Recently, I have been working on an integeration between Adobe's Search and Promote and CQ5/AEM. This work has reminded me of one of my least favorite anti-patterns, embedding HTML markup in Java code. You tend to see this 'technique' a lot in Servlets, Tags and other Java web technologies. This is a bad idea for several reasons:
- It breaks the MVC model
- It's hard to understand the HTML code
- It's difficult, if not impossible, to modify the markup
In the case of Search and Promote, the CQ integration classes are used to parse the XML responses from Search and Promote. The unfortunate part is they also are used to generate the HTML for the forms to be displayed in CQ as well as some additional HTML markup. While this makes for smaller scripts in CQ, it makes extending the Search and Promote functionality more difficult than necessary.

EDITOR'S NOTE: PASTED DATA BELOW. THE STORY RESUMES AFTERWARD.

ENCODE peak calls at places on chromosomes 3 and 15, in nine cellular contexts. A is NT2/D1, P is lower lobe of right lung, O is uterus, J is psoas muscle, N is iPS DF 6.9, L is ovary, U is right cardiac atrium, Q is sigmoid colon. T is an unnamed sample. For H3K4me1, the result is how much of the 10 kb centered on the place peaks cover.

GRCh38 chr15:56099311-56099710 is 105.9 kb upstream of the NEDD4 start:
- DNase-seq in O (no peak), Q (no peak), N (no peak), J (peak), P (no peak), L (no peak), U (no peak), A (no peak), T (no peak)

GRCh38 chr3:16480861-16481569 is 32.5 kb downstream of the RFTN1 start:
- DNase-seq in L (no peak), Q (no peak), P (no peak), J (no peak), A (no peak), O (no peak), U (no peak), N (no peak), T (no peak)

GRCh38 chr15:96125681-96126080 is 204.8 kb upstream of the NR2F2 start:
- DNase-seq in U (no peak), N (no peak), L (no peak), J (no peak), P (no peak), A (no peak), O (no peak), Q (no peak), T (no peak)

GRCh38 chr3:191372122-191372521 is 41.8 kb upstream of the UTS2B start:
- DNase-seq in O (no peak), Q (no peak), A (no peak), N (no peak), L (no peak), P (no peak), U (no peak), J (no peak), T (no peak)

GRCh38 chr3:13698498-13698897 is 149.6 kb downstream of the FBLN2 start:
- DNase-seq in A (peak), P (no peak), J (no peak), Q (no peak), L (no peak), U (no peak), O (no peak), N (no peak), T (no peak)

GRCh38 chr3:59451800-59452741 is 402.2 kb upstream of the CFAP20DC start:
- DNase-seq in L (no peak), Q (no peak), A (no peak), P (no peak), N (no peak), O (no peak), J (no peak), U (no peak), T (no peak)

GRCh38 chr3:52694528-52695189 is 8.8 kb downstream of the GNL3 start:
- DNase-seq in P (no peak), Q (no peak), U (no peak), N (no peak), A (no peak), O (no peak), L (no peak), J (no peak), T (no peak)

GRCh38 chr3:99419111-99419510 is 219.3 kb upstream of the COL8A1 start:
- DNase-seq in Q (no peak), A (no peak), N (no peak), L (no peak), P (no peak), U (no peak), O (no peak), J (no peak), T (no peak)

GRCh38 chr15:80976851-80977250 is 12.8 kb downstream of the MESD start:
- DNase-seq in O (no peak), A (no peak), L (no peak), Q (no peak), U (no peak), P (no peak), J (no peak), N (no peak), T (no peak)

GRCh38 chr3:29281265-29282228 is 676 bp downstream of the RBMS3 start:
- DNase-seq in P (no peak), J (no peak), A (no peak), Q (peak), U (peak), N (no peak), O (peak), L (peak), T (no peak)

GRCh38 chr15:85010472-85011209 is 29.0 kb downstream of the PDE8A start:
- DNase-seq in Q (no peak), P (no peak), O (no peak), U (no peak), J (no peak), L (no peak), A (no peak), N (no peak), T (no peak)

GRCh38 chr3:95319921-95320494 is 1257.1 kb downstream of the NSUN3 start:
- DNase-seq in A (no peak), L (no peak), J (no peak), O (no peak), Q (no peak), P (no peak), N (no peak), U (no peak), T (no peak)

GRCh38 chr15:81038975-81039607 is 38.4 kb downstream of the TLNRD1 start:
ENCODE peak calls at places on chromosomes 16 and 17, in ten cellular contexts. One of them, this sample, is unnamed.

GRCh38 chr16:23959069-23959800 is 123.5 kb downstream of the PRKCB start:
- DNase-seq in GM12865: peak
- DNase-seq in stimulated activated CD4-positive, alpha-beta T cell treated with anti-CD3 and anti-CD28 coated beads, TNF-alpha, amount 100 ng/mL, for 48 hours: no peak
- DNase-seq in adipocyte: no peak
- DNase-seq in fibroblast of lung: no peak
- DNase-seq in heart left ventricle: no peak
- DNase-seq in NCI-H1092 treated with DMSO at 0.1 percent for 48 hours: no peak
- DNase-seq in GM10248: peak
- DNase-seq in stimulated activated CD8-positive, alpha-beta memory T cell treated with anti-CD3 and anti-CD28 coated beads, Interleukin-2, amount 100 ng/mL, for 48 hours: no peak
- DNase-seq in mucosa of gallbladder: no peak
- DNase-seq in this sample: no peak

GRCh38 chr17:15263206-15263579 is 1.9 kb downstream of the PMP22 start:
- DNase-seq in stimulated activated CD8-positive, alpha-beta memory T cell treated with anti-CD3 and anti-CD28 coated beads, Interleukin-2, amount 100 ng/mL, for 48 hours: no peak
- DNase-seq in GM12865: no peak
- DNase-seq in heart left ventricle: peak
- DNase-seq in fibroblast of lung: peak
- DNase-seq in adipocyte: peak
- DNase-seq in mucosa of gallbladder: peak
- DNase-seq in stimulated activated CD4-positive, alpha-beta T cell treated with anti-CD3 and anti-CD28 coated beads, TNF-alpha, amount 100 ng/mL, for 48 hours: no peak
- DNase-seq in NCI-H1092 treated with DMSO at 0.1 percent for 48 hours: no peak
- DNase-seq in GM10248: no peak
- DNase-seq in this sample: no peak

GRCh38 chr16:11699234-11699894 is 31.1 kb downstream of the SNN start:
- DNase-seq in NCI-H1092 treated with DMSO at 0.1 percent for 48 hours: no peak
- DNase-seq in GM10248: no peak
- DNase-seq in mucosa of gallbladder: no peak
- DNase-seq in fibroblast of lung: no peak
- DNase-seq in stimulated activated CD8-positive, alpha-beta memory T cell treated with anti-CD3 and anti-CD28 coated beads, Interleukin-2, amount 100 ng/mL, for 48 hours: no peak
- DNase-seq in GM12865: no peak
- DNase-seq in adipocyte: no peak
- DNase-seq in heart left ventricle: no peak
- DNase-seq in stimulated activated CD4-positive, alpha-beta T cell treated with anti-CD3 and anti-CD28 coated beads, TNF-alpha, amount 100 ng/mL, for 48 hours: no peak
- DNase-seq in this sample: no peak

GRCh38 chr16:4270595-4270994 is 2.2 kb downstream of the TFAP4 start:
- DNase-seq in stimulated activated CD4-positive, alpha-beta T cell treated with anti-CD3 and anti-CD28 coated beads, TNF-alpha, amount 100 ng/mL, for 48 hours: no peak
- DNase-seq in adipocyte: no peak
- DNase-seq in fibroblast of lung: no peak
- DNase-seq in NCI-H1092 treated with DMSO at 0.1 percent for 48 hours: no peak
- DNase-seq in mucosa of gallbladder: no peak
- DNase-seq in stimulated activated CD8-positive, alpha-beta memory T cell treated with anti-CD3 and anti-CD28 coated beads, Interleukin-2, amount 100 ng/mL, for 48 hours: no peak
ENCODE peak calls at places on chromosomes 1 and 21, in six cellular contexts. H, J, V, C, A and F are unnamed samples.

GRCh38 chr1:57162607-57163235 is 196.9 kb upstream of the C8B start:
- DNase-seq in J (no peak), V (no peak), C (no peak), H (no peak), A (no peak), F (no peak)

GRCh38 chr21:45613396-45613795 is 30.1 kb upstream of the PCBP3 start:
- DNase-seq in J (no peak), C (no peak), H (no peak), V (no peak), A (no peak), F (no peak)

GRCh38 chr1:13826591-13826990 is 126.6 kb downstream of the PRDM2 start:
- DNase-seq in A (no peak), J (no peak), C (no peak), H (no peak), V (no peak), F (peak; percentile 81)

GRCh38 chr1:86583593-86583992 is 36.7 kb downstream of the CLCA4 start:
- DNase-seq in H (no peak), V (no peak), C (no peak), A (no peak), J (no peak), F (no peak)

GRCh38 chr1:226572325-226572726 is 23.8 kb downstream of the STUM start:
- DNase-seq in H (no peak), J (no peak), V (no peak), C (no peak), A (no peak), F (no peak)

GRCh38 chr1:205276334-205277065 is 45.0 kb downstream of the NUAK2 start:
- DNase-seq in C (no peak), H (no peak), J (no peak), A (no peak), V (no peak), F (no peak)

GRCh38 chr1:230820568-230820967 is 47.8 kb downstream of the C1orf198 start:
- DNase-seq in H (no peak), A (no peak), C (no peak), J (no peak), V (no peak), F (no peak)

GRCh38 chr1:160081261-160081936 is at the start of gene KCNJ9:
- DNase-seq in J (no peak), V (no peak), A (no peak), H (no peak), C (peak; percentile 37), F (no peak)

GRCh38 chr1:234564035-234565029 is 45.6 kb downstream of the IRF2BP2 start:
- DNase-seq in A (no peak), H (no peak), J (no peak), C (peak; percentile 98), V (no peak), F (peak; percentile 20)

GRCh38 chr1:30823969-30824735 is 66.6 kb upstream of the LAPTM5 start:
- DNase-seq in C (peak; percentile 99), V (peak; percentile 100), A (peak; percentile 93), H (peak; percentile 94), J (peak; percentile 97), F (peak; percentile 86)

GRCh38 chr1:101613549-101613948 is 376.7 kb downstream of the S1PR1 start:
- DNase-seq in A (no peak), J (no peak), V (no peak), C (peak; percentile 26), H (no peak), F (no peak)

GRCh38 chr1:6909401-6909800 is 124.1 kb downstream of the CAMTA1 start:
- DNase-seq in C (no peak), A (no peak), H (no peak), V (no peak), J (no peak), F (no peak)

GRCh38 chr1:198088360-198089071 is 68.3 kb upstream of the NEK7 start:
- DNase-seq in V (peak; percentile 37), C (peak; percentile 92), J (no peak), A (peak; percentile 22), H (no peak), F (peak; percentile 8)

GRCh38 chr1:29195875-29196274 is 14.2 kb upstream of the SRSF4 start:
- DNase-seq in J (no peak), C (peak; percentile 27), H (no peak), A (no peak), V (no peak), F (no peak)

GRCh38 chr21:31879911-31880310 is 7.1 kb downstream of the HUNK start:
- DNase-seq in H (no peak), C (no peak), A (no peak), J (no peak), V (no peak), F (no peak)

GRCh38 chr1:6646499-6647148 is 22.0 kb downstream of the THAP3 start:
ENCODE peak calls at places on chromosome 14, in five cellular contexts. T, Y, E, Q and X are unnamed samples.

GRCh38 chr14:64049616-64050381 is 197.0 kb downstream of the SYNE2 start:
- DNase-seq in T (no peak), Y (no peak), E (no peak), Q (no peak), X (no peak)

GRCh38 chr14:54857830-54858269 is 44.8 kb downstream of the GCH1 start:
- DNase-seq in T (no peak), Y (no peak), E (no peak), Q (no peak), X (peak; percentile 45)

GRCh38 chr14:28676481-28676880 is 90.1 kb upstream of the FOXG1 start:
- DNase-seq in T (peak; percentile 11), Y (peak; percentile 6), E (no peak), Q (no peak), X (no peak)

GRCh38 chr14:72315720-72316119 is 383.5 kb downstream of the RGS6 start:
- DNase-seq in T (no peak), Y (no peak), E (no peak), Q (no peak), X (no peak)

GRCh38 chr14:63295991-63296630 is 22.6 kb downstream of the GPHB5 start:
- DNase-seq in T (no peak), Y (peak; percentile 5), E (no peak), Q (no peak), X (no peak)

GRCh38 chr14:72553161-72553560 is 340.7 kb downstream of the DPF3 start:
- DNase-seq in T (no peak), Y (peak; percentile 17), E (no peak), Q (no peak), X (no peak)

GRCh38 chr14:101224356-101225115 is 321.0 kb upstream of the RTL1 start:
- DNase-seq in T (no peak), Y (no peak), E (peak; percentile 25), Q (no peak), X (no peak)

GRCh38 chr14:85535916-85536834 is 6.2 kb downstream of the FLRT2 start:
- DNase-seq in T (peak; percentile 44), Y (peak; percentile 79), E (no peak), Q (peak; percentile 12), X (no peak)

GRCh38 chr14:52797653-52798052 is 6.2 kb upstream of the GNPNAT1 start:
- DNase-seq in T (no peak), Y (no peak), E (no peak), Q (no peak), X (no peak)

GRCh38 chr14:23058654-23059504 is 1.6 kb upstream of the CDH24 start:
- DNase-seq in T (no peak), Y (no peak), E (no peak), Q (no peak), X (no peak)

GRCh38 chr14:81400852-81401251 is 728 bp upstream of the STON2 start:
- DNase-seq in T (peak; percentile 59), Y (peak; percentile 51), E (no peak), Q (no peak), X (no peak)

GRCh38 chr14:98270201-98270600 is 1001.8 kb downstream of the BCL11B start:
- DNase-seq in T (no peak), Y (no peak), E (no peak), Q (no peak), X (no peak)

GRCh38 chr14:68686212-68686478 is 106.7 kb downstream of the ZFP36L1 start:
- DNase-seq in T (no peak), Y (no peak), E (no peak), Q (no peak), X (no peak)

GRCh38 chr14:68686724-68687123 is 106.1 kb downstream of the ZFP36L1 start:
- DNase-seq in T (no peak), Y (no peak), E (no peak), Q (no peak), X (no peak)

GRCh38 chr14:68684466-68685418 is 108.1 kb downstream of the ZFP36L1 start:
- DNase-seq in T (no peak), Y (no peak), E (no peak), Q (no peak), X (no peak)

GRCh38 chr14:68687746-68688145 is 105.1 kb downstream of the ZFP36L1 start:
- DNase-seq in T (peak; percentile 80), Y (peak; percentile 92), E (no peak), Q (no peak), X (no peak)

A better technique which is available to anyone developing on the AEM platform is to generate the data required and invoke a rendering script with a virtual resource to render the results to the page. This allows you to separate out the HTML and Java code, makes it easier to understand the markup and allows end users to override the rendering script like any other JSP.
The technique for doing this is fairly straightforward. First, create a SyntheticResource:
Resource fakeResource = new SyntheticResource(request.getResourceResolver(), "/content/site/resource-path", "app/components/component1");
Next, retrieve a RequestDispatcher:
RequestDispatcher dispatcher = request.getRequestDispatcher(fakeResource);
And finally forward the request to the Sling rendering layer:
Once the request is forward to Sling, it will be processed like any other Sling Request and the HTML written to the response.
Hopefully, this post makes it easier to understand how to separate the presentation and application logic by invoking Sling scripts through Java code. Using this technique you can avoid the anti-pattern of generating HTML code directly in Java classes.